Subway Ridership Tracks New York's Job Rate, Data Shows

Monday, May 30, 2011

Despite increases to subway fare three times in as many years, ridership continues to rise in what history shows could be an indicator of an improving economy, according to MTA data.

New Yorkers faced a 17 percent fare hike last December — one of the biggest ever — but, with the exception of the blizzards in January, subway ridership has risen every month since, according to MTA data obtained by WNYC.

Ridership typically tracks employment, the MTA said, meaning that when the job rate goes up, so do the number of straphangers.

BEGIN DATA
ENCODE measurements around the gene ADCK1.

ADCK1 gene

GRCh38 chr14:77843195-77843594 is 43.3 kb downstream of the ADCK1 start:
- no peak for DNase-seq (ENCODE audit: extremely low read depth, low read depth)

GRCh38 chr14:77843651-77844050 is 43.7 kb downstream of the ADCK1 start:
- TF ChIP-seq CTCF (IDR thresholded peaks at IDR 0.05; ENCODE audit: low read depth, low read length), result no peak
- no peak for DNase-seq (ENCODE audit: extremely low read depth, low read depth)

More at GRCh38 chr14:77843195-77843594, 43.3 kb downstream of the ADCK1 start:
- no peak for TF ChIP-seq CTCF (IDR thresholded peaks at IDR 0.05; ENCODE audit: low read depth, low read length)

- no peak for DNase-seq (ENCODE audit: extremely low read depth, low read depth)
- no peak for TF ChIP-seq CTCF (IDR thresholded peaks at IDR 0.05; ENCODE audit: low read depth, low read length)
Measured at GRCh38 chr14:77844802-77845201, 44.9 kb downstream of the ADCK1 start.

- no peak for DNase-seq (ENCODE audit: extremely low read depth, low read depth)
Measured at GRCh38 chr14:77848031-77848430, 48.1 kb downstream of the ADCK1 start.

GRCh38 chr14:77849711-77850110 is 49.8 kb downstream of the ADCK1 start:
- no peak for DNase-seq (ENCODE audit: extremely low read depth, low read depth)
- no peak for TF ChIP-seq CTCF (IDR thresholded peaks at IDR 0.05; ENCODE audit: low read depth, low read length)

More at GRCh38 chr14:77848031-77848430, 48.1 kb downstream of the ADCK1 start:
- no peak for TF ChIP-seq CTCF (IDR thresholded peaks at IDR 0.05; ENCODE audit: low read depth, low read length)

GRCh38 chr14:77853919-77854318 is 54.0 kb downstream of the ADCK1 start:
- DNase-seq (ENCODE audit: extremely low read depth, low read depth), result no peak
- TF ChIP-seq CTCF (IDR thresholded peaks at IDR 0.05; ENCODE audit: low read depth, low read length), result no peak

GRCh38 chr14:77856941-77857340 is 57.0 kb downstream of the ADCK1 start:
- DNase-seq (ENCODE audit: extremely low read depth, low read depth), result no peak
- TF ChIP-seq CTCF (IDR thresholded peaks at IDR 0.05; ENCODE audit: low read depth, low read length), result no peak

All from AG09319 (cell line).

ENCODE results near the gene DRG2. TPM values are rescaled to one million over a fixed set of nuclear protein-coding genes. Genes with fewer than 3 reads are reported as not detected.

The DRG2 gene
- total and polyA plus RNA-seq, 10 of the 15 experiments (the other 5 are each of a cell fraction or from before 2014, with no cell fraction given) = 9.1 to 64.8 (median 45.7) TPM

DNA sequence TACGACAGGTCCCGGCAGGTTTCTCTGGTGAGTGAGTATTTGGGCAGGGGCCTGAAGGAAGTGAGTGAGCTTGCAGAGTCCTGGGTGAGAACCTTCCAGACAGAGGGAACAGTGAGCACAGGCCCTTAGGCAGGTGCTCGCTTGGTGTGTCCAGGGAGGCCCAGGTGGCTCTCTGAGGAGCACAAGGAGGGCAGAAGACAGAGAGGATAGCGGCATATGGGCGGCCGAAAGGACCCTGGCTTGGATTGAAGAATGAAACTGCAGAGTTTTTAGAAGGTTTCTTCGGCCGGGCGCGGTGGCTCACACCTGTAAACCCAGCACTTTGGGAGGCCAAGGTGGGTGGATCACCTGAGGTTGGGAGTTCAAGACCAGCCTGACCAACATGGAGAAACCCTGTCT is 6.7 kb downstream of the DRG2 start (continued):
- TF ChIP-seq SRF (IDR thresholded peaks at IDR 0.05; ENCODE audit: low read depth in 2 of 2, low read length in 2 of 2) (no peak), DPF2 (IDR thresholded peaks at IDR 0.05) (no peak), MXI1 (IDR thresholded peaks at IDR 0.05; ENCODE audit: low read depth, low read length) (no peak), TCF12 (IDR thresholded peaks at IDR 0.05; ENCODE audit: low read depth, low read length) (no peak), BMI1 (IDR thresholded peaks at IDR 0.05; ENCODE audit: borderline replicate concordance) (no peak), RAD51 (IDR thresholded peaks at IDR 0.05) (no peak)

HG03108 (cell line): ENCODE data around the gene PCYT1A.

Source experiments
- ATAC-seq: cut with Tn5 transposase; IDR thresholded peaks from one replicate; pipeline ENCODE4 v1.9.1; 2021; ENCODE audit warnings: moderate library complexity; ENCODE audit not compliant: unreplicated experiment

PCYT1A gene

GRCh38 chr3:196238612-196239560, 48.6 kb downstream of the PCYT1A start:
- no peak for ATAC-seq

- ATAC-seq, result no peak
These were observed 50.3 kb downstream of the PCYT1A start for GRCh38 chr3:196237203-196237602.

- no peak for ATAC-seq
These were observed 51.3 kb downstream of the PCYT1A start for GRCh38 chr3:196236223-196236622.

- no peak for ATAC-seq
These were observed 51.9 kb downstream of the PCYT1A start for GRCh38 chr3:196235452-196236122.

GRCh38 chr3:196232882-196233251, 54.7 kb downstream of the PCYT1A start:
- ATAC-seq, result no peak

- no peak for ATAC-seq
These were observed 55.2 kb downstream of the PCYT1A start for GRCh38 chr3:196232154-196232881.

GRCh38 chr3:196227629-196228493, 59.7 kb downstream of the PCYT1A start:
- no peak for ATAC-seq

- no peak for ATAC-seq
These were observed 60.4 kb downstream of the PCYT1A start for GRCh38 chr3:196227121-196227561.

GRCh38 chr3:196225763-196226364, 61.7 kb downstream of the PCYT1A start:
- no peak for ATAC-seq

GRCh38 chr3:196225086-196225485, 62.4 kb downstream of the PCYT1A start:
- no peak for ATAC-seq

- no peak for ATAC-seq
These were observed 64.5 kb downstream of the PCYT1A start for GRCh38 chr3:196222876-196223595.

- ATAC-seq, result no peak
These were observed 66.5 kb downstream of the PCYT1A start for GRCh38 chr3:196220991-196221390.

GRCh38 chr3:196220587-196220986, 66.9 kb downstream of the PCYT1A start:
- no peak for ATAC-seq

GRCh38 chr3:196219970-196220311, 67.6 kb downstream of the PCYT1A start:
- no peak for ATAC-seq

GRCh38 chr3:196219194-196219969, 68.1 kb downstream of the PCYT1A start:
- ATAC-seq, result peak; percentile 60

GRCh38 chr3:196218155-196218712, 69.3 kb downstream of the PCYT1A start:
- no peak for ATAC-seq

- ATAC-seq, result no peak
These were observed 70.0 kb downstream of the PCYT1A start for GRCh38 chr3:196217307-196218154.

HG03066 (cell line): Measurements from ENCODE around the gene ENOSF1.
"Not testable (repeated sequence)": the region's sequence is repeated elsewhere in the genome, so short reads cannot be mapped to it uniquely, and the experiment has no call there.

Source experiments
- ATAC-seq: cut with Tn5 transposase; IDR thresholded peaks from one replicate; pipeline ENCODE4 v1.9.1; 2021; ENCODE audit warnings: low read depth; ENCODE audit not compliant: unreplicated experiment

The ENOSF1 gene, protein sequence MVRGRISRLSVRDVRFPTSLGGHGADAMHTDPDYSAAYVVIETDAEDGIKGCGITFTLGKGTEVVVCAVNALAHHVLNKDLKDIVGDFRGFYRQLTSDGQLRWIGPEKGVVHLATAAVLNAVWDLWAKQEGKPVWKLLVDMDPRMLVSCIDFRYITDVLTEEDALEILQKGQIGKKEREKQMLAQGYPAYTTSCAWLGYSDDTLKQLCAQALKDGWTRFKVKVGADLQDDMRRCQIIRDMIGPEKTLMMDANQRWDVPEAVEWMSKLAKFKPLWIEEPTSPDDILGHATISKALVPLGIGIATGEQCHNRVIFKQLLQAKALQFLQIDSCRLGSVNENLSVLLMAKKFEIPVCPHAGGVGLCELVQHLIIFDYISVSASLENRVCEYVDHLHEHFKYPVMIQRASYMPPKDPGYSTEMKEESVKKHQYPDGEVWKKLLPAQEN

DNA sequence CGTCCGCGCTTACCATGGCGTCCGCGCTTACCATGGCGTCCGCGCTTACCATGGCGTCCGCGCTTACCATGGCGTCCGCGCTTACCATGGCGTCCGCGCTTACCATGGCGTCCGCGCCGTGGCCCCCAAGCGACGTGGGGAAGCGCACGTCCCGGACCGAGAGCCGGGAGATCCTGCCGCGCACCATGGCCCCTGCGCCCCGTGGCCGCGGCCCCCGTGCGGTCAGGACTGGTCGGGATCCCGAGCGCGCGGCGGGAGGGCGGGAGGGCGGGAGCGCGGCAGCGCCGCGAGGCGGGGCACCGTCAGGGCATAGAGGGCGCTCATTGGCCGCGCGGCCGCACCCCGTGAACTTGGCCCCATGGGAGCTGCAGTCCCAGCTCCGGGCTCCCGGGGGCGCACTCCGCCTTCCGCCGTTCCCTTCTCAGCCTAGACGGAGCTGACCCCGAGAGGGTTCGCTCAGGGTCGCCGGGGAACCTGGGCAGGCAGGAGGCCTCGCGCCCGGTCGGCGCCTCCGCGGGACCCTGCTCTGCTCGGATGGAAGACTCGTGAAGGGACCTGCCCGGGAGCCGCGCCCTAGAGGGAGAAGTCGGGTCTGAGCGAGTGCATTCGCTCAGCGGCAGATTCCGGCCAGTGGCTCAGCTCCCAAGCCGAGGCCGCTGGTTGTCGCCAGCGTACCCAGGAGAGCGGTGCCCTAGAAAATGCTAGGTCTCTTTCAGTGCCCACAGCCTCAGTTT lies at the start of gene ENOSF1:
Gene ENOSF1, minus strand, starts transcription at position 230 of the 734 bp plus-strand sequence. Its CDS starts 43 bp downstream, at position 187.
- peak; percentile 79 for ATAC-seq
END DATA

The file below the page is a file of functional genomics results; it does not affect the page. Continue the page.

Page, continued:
In 2008, after a nearly 7 percent fare increase, subway ridership went up nine months in a row. The opposite happened in 2009, when the recession moved transit use downward.

Unlike the subway, buses have had a dwindling number of riders in recent years. And after the largest bus route cuts in a generation last June, even fewer city residents have been riding buses. 

(Data in above WNYC infographics courtesy of MTA)


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